Cavalry using Charging at the Trot tactics Including New Model Cavalry and Ironsides are not allowed to use their pistols prior to hand to hand combat but they do get a +1 bonus for charging or following up. If they defeat their opponents they can choose whether or not to follow up.
Pistoleer Cavalry using Standing and Firing tactics which includes Early Parliament Cavalry and Scottish Cavalry, are not allowed to charge or countercharge into contact instead they must remain stationary and receive any charge as normal but then allowed to shoot by rolling 6 d6 before the hand to hand combat starts causing hits on the roll of 6. Casualties are worked out as normal but no reaction test is taken and the 6's scored do not count as disordering the enemy cavalry. Standing and Firing cavalry are not allowed to claim any bonuses in melee for charging or following up, if they defeat their opponents they are not allowed to follow up.
Dragoons follow all the rules in the book as normal and their points value includes the following special rules: Fire & Evade 2pts, Marauders 5pts, Firelocks 1pt. If you want to remove any of these rules to downgrade them then please do so and if you want them to have carbines instead of muskets then this costs -1pt per pip of firing.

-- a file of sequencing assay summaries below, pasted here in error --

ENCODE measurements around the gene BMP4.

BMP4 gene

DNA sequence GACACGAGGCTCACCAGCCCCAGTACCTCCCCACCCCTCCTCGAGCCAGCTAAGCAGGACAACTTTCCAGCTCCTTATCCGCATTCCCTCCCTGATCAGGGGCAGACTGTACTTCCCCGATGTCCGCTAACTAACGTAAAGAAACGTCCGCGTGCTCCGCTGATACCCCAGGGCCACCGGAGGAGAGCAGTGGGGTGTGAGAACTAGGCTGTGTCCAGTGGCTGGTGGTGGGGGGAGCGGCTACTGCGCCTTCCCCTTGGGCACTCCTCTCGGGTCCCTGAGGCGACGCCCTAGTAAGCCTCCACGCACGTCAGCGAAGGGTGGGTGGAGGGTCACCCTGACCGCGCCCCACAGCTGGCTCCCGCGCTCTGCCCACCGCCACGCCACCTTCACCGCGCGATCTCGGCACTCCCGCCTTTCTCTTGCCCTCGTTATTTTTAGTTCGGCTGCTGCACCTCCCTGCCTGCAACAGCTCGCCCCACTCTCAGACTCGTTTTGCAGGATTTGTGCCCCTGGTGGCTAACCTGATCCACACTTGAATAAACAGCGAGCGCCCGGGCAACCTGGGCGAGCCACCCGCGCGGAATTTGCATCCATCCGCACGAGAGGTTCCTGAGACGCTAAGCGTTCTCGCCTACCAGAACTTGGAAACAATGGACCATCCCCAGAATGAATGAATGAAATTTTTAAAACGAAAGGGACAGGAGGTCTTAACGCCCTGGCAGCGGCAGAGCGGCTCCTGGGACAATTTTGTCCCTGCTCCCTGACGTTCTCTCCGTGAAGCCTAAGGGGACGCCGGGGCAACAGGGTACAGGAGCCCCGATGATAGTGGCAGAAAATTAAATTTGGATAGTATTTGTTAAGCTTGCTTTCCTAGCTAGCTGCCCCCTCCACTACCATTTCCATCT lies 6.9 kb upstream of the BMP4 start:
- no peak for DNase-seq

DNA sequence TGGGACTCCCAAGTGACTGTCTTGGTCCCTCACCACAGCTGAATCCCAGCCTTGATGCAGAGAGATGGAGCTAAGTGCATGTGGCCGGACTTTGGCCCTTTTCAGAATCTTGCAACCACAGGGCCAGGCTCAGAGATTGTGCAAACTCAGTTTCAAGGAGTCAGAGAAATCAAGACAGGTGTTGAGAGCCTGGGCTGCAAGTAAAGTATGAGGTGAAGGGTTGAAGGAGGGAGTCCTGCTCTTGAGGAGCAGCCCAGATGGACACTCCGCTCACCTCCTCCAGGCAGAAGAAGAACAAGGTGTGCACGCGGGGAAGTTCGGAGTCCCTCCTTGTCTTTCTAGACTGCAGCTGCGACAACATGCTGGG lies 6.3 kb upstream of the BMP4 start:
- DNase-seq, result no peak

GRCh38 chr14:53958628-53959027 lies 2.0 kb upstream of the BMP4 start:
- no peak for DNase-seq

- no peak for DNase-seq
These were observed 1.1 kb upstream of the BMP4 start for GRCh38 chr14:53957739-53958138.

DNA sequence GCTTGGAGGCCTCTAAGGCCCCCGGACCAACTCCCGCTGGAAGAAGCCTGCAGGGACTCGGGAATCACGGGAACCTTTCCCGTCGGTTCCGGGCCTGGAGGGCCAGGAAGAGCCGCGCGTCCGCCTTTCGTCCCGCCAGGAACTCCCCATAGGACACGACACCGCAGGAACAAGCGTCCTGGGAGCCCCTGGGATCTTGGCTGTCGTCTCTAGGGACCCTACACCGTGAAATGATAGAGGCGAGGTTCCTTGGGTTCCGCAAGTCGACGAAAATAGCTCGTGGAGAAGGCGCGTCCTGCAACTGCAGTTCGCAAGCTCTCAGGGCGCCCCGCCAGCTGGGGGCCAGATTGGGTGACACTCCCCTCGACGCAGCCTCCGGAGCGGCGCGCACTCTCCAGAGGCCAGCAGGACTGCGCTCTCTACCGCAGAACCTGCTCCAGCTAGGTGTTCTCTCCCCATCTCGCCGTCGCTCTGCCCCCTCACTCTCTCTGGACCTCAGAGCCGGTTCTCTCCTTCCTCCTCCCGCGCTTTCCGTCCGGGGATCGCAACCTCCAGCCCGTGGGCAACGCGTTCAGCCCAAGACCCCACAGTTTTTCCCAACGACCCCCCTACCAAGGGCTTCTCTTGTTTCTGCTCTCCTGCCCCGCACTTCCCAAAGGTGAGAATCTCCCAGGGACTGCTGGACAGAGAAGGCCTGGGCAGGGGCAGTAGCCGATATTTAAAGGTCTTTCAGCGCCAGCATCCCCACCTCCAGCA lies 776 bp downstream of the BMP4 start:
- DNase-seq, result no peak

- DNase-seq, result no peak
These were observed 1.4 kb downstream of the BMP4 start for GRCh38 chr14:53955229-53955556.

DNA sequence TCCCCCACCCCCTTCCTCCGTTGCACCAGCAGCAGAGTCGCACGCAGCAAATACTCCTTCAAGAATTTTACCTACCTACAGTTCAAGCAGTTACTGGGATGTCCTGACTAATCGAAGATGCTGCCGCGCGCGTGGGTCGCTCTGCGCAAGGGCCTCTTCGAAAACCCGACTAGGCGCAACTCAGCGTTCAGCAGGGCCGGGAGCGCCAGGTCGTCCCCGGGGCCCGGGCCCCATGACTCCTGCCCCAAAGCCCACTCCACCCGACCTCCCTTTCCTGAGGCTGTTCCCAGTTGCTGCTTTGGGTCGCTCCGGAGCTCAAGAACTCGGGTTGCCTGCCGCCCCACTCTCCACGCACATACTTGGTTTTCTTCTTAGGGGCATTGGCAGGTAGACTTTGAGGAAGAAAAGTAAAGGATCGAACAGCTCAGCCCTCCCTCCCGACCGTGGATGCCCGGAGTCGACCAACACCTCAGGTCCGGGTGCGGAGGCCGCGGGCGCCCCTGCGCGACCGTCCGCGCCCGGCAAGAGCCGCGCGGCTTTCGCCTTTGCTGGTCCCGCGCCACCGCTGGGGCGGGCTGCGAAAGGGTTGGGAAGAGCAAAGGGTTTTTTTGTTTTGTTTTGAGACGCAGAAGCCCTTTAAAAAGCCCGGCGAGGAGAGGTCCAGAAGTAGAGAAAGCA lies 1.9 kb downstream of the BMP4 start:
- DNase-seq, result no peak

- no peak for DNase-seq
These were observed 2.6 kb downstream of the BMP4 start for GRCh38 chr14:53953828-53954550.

All cavalry are allowed to fire their pistols at times where appropriate such as: when facing Pike & Shot frontally or across a river or other such feature, again Cavalry only score hits on the score of a 6.
Scottish and Irish Cavalry have less armour and inferior mounts regardless of the tactics used, when compared to other cavalry and this should be reflected by giving them a 5+ Morale value at a points reduction of -4pts.
With regards to exactly what tactics your cavalry should be using I personally allow this to be determined by the cavalry general I am using, so for instance any cavalry commanded by Prince Rupert or Sir Thomas Fairfax would be Charging at the Gallop, Oliver Cromwell commanding New Model Cavalry would be Charging at the Trot,
Morale can also be varied to reflect better or worse armour or status such as: 5+ for units with really poor armour (basically just normal clothing) - 4pts, or 3+ for unusually well armoured or elite status units (although this I would use very rarely) +4pts.
Stamina can be adjusted to reflect the fighting experience of units by giving veteran units an extra Stamina point +4 pts, or raw or particularly fragile units subtracting a Stamina point - 4pts.
Dragoons mounted and dismounted
After some excellent feedback I decided to add some muck stains to the courtyard and a bit of weathering to the bottom of the walls to suggest damp. Also as noted in the last post I have re-varnished the thatch with solvent based matt varnish to take away the slightly glossy sheen. I think that the result was well worth the extra ten minutes of work.